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(5) Let's get talking ... First Steps with Alexa

So, onto Alexa itself, no way we can get to control the train until we have a good handle on how to program that voice from the black tube (or black ‘tub’, if you have an Echo)! Working with Alexa isn't tricky, you do need some programming experience and the programming language of choice is a variant of JavaScript called Node.js but other languages like Python are supported. Oooh by the way, this episode of the blog is rather techie, if you are here from the model railway community and haven't programming background please bear with me. I will pay homage to trains, I promise.

Right, to the business. The following comes from a few days tinkering and with the benefit of an excellent Alexa workshop I attended in Cambridge. The workshops are free and I certainly recommend it if you intend to get into Alexa and Co. Workshops are currently held in Cambridge and London, hopefully they will come to Edinburgh one day too.

For this article we are going to create a simple Alexa skill, along the lines of a the popular 'tell me a fact' type of requests. There are templates and examples to do this, it's not rocket science but will help us get a handle on terminology and to learn how things fit together. In software development, that is so often half the battle, especially when you are dealing with interconnected systems. Ok, so what fact to do, well I suppose there is the railway theme here so let’s do 'Railway Facts'. We will create skill that will speak a random interesting snippet when you ask Alexa 'tell me a railway fact'.

There are two components to creating an Alexa skill, we need to define the dialogue within the Alexa development console then this connects to an 'end point' which processes the dialogue and issues responses. The skills defined in the development console act as the ears and interpret what you are saying whereas the endpoint is the brain and responds accordingly. In our case the brain is simply returning a random fact but could be as simple or complicated as you wish.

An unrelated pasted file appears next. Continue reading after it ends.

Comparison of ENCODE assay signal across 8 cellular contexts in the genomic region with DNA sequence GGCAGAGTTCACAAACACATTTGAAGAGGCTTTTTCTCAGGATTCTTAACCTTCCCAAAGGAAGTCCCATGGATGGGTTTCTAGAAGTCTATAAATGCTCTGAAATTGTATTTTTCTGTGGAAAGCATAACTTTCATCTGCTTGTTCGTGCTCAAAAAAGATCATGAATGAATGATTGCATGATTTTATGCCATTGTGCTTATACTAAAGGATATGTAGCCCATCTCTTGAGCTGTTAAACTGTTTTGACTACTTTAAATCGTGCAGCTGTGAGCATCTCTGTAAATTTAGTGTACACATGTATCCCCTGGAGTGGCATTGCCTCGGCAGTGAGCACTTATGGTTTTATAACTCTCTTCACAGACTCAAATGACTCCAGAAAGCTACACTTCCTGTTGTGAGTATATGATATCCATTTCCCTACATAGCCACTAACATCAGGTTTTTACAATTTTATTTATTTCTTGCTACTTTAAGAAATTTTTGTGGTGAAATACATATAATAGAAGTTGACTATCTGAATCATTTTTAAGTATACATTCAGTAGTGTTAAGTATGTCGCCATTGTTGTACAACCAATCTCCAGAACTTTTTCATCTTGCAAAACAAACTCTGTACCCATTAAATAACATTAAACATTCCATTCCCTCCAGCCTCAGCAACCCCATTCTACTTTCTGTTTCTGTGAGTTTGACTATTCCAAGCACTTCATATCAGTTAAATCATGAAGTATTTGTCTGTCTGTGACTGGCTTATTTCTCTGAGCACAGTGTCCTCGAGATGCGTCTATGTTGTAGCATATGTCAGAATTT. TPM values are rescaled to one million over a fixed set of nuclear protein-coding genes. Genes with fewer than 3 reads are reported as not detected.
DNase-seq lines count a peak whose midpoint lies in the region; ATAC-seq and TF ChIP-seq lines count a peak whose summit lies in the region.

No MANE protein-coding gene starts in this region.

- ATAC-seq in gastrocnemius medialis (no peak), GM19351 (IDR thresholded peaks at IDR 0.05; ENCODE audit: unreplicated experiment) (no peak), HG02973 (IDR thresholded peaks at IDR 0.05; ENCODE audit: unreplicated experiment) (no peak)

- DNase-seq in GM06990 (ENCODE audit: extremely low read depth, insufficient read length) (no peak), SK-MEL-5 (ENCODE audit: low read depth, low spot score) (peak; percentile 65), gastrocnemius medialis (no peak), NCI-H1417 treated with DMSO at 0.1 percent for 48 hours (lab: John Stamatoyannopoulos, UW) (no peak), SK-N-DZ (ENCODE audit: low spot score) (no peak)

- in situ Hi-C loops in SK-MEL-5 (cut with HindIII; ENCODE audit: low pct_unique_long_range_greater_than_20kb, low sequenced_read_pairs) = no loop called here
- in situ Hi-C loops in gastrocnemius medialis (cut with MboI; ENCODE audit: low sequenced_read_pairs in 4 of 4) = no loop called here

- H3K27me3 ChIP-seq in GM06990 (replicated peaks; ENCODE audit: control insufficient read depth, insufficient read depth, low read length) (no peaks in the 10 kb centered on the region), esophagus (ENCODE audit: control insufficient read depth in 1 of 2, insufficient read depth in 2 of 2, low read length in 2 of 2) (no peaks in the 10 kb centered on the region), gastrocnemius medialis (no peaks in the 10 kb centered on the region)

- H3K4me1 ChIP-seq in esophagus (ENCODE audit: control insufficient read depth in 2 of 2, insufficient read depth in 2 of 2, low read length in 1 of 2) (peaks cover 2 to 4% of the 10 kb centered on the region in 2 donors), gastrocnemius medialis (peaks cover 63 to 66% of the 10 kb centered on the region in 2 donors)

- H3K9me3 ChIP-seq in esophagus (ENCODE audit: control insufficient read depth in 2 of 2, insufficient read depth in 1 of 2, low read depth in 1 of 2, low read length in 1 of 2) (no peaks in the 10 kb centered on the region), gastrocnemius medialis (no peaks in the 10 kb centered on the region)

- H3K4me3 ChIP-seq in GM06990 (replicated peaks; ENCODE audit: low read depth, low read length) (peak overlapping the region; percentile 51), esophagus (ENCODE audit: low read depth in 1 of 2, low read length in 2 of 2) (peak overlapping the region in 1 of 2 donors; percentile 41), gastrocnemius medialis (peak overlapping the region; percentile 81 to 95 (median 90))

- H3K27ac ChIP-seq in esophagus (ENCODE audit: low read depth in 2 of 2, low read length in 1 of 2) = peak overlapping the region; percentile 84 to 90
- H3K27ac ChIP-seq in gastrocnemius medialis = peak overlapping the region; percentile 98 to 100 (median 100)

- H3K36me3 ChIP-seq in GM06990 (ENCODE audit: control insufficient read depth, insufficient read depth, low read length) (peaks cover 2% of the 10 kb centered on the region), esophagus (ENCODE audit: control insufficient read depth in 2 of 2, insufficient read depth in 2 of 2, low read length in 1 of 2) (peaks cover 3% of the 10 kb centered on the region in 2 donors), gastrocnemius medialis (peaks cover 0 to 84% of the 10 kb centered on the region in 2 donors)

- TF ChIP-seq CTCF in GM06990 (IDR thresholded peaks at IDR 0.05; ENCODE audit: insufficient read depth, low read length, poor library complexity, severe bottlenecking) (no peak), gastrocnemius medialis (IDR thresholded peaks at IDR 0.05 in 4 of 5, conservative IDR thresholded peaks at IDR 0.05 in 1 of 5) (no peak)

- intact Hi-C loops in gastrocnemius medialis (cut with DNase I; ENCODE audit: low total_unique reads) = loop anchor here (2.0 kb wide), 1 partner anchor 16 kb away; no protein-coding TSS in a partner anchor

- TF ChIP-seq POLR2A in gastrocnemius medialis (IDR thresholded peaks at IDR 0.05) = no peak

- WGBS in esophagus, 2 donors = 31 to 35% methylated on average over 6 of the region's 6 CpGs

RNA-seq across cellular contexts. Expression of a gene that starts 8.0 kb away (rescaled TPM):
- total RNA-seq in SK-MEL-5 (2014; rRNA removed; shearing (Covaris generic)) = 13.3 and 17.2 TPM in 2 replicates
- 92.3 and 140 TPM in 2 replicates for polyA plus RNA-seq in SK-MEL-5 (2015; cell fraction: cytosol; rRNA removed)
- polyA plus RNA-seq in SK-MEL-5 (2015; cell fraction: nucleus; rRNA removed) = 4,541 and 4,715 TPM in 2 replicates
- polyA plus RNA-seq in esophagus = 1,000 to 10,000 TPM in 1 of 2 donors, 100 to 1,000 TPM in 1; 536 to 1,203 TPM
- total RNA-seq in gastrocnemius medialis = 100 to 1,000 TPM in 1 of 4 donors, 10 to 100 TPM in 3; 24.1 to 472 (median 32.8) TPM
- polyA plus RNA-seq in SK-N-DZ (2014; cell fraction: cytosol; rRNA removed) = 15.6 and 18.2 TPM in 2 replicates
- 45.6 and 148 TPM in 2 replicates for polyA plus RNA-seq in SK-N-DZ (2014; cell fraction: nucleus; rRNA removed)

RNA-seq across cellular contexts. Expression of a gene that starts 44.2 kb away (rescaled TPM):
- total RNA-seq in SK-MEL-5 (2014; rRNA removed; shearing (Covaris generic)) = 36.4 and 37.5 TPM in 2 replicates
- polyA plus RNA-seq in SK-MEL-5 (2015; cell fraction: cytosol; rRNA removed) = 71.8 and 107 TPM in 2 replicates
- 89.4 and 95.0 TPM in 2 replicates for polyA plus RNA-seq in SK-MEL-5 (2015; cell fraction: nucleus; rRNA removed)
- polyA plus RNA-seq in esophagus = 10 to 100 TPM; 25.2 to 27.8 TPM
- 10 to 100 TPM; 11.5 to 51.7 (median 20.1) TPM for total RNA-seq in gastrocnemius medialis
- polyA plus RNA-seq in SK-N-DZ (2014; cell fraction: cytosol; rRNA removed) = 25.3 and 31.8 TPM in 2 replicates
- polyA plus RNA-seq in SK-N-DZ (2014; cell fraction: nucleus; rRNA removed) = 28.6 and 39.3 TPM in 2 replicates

I'm not intending to delve into the nitty gritty details here, there are excellent tutorials at the Amazon site, I will provide some useful links at the end of the article (or attend a workshop, like said strongly recommend). Let’s however kick off with the ears, the skill defined in the Alexa Development Console.

First thing is to create a skill, then in the skill I need to tell it what the invocation name will be. This is phrase that will use used after the 'Alexa Ask ...' and must be two words or more. A useful snippet learned at the workshop is that you can't use single words, since they are reserved for trade names. Our innovation name is, of course, 'Train Fact'.

Train Fact Alexa invocation name as shown in the console

The simplest skill contains one of more 'utterances'. These are the words that tell Alexa what to do. Alexa is really rather clever and uses what are called 'Slots' to fill in details for variable values, like when you ask 'Alexa, set a timer for seven minutes', the 'seven' is a slot as it can take any value. You wouldn't create an utterance for every single possible timer value, that would be stupid! For our purposes here we are not using slots, just simple utterances such as 'tell me a fact' and 'tell me a train fact'. See the illustration below for those that we have chosen to use. We could add more, but these are more than enough for the example.

Some example utterances that will be used to illicit a response to a train fact

Now to introduce the 'end point'. End Point is just a fancy way of referring to somewhere that processes the utterances and for this exercise we will be using Amazon's own built-in endpoint where the logic for returning facts is handled by functions called 'Lambdas'. These are created in another Amazon console designed for this purpose.

Within the lambda are all the responses. I have been a bit cheeky and taken some random facts off Wikipedia. Well, it it's good enough for journalists, who do it all the time when they want to pretend to me knowledgeable, it's good enough for me. And this skill will not be going public, just for me to use and demo.

I will spare you the details but see illustration that see that we simply enter the answers in an array (for the non techies, an array is list a just of things) and the Lambda code picks one at random whenever it gets a request from the skill. There is some simple 'wiring we need to do, the skill needs to know where these Lambdas live, and a couple of small things that I will conveniently sweep under the carpet.

And so here we are. Now all we need is to test. We can test within the console, watch the video attached to see it working on my very own Alexa. Thank you for reading and hope to see you soon, for the next exciting episode when we'll start getting into the nitty gritty of interfacing with the railway.

 

Alexa Train Skill Demo from Peter Thurston on Vimeo.

 

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